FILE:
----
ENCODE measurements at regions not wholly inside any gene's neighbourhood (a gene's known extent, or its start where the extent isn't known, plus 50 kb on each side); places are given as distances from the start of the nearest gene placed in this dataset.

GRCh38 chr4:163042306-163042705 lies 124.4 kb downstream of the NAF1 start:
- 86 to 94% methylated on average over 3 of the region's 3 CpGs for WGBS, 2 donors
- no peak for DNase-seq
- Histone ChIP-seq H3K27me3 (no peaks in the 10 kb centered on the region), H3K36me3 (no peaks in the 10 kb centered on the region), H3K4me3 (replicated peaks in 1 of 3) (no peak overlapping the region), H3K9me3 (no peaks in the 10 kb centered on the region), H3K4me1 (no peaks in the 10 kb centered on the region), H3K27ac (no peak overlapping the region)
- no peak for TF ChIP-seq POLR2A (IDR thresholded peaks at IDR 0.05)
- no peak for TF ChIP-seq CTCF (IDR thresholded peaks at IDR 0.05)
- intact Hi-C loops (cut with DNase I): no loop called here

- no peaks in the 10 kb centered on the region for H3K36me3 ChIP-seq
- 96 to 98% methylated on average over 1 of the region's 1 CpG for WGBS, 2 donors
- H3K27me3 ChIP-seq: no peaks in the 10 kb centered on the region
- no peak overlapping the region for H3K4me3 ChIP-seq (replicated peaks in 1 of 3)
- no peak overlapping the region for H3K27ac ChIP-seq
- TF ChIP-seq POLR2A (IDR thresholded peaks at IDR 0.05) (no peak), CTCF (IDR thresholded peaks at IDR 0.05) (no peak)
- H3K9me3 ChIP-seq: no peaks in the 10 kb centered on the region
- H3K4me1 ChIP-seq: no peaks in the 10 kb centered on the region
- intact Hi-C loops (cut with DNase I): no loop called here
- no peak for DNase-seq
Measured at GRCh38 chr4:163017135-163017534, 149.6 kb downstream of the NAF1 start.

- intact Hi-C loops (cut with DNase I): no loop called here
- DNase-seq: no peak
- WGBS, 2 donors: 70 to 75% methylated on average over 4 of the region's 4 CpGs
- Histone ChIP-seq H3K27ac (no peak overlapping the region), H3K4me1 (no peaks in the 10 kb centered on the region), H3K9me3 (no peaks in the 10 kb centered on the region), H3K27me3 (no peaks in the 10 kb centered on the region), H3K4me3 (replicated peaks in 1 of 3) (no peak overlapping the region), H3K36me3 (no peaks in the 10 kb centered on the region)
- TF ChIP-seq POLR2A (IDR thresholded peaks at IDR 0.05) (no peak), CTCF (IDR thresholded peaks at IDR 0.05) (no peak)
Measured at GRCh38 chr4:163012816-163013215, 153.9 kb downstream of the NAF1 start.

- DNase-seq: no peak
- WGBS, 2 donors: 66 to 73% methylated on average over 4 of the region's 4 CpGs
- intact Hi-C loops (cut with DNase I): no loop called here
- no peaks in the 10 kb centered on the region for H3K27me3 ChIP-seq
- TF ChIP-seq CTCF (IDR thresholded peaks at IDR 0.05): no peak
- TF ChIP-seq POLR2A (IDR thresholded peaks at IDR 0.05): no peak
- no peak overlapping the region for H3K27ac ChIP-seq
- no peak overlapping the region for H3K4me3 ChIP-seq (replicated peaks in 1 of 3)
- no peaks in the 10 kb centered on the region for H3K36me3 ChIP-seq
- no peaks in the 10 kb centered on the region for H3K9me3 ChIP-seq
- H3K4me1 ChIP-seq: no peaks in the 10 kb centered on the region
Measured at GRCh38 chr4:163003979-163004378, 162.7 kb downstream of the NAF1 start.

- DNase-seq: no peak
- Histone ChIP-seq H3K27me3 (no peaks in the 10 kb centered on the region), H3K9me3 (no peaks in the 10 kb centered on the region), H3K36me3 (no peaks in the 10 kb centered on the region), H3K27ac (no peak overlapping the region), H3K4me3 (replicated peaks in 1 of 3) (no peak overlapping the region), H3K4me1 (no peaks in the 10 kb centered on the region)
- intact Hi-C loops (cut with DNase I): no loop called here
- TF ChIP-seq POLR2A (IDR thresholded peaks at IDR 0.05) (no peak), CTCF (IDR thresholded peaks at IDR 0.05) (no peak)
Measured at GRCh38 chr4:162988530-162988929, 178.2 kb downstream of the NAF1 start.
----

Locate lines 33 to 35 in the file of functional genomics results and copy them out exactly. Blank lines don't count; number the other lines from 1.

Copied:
- no peak overlapping the region for H3K4me3 ChIP-seq (replicated peaks in 1 of 3)
- no peaks in the 10 kb centered on the region for H3K36me3 ChIP-seq
- no peaks in the 10 kb centered on the region for H3K9me3 ChIP-seq